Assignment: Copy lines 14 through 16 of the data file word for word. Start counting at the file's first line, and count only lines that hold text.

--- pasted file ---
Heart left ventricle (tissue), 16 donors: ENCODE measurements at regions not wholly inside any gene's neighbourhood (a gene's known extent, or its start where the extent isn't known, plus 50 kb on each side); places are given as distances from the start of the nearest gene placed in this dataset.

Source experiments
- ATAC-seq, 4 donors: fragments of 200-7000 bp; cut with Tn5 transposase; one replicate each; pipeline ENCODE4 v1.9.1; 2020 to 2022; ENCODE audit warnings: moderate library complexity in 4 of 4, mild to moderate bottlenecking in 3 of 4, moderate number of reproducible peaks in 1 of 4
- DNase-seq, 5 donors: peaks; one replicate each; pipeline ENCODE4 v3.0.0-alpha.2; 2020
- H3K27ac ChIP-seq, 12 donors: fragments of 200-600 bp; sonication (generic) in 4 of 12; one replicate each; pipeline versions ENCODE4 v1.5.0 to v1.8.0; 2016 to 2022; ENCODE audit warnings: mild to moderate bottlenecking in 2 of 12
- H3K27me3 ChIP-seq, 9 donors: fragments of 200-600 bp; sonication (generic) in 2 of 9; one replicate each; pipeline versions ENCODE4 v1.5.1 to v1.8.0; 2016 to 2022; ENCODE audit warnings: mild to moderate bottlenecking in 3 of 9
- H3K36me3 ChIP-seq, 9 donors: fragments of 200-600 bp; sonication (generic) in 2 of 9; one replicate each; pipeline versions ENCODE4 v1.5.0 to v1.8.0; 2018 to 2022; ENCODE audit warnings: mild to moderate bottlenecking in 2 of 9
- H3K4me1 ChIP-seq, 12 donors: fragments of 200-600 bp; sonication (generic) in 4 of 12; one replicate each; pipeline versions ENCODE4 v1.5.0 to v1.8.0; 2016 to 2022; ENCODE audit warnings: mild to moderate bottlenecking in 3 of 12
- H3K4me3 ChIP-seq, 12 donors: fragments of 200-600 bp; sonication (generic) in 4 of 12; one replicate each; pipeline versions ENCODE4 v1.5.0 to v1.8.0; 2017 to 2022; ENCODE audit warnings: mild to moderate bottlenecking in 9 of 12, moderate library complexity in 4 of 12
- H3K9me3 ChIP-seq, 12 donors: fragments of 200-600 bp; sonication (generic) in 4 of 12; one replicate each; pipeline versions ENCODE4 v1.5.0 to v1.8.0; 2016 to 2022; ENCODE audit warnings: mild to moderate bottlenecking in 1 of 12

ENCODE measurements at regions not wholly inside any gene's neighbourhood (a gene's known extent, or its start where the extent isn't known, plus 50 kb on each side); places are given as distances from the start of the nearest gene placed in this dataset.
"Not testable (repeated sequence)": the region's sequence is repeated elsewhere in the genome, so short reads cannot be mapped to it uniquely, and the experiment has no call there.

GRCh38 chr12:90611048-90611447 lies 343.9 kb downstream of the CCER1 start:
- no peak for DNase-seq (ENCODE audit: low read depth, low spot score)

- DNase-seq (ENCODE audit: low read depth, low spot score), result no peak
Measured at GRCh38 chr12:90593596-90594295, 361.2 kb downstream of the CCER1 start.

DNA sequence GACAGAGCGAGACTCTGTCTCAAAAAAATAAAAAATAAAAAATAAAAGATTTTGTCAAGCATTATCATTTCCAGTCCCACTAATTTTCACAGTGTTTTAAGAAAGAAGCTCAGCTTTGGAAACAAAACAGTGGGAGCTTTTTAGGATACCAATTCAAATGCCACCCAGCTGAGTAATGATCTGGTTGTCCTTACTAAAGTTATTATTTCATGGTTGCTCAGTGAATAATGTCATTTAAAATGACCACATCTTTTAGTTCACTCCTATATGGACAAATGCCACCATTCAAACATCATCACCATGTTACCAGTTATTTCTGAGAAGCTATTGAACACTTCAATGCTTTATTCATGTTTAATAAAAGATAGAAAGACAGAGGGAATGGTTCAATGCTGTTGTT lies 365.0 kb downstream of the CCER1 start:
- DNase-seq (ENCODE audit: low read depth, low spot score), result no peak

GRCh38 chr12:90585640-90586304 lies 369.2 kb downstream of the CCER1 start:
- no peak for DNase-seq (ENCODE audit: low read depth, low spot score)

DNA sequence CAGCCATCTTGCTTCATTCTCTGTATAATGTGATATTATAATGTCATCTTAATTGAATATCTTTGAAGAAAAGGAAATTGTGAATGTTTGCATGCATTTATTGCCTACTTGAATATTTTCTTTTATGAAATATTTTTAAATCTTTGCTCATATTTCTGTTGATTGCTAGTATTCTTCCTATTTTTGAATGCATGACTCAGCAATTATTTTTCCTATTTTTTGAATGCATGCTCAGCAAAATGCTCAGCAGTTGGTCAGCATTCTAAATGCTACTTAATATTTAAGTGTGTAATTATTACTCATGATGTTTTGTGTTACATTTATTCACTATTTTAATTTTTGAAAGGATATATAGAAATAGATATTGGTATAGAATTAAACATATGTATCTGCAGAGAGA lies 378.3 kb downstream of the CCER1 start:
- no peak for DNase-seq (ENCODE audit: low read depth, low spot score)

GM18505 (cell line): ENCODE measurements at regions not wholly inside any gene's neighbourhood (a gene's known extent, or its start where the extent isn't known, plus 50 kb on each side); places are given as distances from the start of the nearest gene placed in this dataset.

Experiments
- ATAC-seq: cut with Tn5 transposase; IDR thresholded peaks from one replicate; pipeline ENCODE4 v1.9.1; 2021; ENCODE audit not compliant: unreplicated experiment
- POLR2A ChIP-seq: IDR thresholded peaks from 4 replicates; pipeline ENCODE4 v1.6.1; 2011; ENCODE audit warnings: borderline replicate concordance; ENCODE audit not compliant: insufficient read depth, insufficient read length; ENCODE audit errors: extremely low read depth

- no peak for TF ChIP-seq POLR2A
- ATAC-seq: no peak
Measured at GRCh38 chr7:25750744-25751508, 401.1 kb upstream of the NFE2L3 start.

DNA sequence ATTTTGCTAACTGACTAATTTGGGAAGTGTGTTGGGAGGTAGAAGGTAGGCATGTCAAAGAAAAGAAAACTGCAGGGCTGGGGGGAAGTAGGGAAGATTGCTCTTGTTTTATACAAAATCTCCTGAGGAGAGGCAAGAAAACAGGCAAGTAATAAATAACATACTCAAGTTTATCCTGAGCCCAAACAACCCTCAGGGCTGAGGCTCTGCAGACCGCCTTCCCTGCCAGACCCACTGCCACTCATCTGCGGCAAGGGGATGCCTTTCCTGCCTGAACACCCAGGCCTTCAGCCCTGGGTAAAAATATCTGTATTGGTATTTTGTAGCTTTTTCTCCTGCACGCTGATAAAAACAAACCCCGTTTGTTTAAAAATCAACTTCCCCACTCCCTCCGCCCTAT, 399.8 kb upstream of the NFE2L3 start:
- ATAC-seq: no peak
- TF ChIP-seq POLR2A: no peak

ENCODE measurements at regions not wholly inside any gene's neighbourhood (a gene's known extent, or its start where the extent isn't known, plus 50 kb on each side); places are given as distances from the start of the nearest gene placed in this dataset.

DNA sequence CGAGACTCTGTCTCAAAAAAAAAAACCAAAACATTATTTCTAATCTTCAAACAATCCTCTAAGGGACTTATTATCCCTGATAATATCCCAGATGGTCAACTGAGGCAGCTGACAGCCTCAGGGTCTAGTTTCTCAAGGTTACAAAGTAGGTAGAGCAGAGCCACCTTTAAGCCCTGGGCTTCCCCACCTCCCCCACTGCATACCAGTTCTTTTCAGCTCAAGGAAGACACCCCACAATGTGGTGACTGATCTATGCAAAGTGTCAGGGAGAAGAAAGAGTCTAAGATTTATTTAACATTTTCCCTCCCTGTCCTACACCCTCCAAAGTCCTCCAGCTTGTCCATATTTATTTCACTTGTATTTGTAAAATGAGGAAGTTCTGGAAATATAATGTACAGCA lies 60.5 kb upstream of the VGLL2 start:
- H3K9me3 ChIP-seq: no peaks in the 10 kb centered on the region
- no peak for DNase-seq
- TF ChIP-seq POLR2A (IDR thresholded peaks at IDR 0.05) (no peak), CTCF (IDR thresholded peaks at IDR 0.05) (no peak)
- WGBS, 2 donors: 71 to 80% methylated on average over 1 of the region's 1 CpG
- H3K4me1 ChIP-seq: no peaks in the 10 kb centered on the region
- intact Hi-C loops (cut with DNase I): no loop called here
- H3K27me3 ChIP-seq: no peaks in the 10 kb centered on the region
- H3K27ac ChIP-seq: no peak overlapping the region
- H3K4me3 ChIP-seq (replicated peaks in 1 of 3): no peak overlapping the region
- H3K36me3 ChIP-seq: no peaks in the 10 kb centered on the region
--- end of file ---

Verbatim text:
- no peak for DNase-seq (ENCODE audit: low read depth, low spot score)

- DNase-seq (ENCODE audit: low read depth, low spot score), result no peak
Measured at GRCh38 chr12:90593596-90594295, 361.2 kb downstream of the CCER1 start.